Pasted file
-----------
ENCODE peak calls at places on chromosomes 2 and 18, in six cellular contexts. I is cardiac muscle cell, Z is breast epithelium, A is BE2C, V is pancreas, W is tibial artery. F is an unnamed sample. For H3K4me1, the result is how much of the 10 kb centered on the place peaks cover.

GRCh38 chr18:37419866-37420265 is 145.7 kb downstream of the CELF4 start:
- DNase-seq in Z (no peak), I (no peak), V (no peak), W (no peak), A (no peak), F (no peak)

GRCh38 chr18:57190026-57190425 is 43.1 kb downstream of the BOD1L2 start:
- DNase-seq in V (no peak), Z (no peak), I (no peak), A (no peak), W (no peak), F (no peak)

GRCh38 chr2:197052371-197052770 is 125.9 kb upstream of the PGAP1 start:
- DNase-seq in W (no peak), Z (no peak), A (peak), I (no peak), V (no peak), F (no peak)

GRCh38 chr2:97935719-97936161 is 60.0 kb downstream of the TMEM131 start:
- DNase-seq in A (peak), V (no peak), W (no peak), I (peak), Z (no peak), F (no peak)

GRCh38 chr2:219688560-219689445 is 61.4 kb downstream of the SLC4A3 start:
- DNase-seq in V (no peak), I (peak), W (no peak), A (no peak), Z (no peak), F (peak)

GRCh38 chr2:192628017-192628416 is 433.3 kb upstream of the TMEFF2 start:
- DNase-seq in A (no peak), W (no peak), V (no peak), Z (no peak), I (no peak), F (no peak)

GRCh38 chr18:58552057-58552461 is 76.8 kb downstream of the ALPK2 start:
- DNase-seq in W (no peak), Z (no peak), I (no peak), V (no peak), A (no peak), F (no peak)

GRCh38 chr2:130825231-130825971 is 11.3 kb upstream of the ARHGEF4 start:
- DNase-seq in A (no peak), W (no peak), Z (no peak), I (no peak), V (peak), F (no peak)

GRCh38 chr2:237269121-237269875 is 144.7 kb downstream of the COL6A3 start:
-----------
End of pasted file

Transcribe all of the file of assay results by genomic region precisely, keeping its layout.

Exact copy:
ENCODE peak calls at places on chromosomes 2 and 18, in six cellular contexts. I is cardiac muscle cell, Z is breast epithelium, A is BE2C, V is pancreas, W is tibial artery. F is an unnamed sample. For H3K4me1, the result is how much of the 10 kb centered on the place peaks cover.

GRCh38 chr18:37419866-37420265 is 145.7 kb downstream of the CELF4 start:
- DNase-seq in Z (no peak), I (no peak), V (no peak), W (no peak), A (no peak), F (no peak)

GRCh38 chr18:57190026-57190425 is 43.1 kb downstream of the BOD1L2 start:
- DNase-seq in V (no peak), Z (no peak), I (no peak), A (no peak), W (no peak), F (no peak)

GRCh38 chr2:197052371-197052770 is 125.9 kb upstream of the PGAP1 start:
- DNase-seq in W (no peak), Z (no peak), A (peak), I (no peak), V (no peak), F (no peak)

GRCh38 chr2:97935719-97936161 is 60.0 kb downstream of the TMEM131 start:
- DNase-seq in A (peak), V (no peak), W (no peak), I (peak), Z (no peak), F (no peak)

GRCh38 chr2:219688560-219689445 is 61.4 kb downstream of the SLC4A3 start:
- DNase-seq in V (no peak), I (peak), W (no peak), A (no peak), Z (no peak), F (peak)

GRCh38 chr2:192628017-192628416 is 433.3 kb upstream of the TMEFF2 start:
- DNase-seq in A (no peak), W (no peak), V (no peak), Z (no peak), I (no peak), F (no peak)

GRCh38 chr18:58552057-58552461 is 76.8 kb downstream of the ALPK2 start:
- DNase-seq in W (no peak), Z (no peak), I (no peak), V (no peak), A (no peak), F (no peak)

GRCh38 chr2:130825231-130825971 is 11.3 kb upstream of the ARHGEF4 start:
- DNase-seq in A (no peak), W (no peak), Z (no peak), I (no peak), V (peak), F (no peak)

GRCh38 chr2:237269121-237269875 is 144.7 kb downstream of the COL6A3 start: